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Some good thinking from Berny at Gordonstoun School, and others, connecting the algebra to the shape and position of the quadratic graph (parabola) :

When we set a problem on the NRICH site there's often an insight we hope you'll discover as you work your way around the problem.

In Minus One Two Three the insight was to see that expressions a. b. and c. below are just three different ways to represent the same quadratic form.
Three Expressions
b. is made from a., multiplying to 'remove the brackets', and c. is decided by looking at b.

Deciding the c. form is sometimes called 'completing the square', if you are not yet familiar with that, square $( x + 4 )$ to check that the three representations really do match.

It's, b, the second of those three forms, which helps most here because it reveals the axis of symmetry for the red graph below ( the blue graph is a simple x-squared parabola passing through the origin )

Looking at c. we can see that $x = -4$ will produce the lowest possible value for this expression ( $-4$ ).

The '$+ 4$' in the expression works like a boost for the $x$ value and lets everything on the $x$-squared curve happen $4$ 'earlier' - that is to the left of the origin.

Subtracting $4$, after the 'squaring', has the effect of lowering all values, or points on the graph, by $4$.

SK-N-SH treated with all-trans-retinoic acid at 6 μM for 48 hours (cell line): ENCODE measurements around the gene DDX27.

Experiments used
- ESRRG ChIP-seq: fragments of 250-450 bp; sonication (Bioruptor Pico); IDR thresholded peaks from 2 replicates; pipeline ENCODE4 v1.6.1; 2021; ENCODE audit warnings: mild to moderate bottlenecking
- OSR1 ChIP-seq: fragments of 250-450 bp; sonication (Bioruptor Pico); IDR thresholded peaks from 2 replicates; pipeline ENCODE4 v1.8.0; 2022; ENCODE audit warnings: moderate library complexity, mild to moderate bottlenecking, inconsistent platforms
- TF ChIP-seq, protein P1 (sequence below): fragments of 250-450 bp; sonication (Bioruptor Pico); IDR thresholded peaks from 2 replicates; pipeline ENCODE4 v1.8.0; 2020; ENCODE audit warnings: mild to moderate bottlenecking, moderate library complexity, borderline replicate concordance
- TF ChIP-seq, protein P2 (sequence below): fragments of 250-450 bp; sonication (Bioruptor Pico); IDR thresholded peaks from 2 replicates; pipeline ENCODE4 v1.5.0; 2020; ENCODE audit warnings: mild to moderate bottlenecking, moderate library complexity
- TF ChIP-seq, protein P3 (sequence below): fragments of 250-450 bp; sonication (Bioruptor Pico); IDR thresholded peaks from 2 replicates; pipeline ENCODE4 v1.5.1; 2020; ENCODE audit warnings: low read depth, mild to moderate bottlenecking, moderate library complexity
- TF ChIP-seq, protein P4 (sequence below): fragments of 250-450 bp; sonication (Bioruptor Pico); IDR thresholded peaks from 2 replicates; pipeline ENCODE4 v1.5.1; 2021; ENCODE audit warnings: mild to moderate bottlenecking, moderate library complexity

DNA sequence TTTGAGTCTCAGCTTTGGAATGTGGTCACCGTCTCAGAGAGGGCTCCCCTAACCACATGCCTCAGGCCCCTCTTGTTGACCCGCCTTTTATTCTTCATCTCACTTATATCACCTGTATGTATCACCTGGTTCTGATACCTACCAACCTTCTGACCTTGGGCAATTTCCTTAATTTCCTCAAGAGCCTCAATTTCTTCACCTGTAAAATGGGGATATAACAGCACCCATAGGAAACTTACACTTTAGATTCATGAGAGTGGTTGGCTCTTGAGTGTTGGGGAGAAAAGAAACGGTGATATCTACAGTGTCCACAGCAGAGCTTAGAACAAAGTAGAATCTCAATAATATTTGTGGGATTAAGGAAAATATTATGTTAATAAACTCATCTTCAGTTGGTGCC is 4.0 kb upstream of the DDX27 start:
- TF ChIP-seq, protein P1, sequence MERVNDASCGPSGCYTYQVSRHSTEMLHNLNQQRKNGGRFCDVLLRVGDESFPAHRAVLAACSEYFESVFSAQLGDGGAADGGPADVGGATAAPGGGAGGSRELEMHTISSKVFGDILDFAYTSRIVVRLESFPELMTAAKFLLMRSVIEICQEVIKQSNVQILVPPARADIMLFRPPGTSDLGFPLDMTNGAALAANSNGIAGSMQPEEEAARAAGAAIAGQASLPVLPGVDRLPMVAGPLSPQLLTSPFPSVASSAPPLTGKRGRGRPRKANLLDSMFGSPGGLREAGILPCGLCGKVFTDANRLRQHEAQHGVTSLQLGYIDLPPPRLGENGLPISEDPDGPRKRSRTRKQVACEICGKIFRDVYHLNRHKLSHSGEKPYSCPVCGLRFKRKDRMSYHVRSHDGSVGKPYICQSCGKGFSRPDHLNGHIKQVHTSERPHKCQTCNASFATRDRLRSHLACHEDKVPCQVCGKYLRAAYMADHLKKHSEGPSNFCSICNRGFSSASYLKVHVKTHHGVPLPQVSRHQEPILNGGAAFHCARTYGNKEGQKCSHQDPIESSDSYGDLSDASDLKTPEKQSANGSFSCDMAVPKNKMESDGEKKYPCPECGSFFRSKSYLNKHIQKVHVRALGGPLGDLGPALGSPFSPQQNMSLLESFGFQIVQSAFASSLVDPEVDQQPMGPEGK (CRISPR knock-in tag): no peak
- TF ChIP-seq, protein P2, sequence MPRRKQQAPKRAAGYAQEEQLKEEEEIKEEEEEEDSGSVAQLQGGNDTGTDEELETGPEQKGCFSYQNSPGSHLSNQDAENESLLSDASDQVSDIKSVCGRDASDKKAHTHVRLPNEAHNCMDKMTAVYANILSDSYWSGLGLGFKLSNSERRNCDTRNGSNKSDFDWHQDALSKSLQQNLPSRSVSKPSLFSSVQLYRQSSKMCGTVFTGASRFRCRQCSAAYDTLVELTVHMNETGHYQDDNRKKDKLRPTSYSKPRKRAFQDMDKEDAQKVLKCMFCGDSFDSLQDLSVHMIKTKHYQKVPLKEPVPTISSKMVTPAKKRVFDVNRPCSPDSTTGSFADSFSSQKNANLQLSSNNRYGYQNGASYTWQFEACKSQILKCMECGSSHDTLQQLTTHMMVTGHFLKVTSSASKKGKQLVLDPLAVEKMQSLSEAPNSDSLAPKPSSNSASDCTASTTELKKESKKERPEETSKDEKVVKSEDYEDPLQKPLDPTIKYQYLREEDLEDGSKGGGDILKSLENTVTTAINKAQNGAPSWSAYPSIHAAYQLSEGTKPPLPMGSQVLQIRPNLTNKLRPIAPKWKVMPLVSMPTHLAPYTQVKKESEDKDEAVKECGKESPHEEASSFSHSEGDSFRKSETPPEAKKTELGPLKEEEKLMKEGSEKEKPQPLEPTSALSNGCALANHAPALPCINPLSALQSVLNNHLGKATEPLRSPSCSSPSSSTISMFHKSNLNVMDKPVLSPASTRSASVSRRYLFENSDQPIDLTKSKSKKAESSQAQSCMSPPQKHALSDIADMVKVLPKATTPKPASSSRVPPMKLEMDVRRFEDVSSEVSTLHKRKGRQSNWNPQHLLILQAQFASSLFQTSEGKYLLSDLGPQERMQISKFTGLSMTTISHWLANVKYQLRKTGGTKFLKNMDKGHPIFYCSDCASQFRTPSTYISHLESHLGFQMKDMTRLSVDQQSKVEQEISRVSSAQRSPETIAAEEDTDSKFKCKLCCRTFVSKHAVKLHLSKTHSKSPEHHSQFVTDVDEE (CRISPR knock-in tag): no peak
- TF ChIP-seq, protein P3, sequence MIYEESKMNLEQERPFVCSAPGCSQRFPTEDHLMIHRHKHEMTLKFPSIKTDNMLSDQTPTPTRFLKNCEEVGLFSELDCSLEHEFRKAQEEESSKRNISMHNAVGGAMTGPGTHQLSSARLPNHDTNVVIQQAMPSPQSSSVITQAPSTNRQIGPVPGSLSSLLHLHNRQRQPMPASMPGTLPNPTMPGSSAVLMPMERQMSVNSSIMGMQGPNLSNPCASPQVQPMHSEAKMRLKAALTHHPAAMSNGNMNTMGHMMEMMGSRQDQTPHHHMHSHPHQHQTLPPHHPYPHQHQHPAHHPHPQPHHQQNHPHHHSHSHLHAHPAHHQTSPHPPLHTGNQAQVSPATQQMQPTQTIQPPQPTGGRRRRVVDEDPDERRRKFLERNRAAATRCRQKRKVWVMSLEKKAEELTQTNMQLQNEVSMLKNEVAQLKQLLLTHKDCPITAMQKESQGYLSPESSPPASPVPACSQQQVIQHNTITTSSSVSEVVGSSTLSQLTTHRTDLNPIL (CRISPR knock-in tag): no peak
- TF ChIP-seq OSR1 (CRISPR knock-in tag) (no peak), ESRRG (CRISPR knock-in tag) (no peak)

So c. is like the $x$-squared parabola but shifted four left and four down.

Graph shifted


For x smaller than $-4$ the graph will be 'falling' towards this minimum value and to the right (greater than $-4$) the graph will 'climb' again.

So as x values move from $-3$ , to $-2$ , to $-1$ , the value of the expression will be increasing, away to the right of that minimum point of $x = -4$.

So $-3$ will produce the lowest of these three values, and $-1$ will produce the highest.

In a similar way with the other expressions :

$(2x + 7)(x + 1)$ produces middle, lowest, and highest of the three values when $x = -3$, $-2$, and $-1$

$(2x - 3)(x + 5)$ produces highest, lowest, and middle of the three values when $x = -3$, $-2$, and $-1$

$(x - 3)(x - 1)$ produces highest, middle, and lowest of the three values when $x = -3$, $-2$, and $-1$

More generally, you might like to think about whether every pair of linear brackets, like a. would produce a parabola-type ($x$-squared) curve, and similarly whether every expression like b. would have to be symmetric about some $x$ value.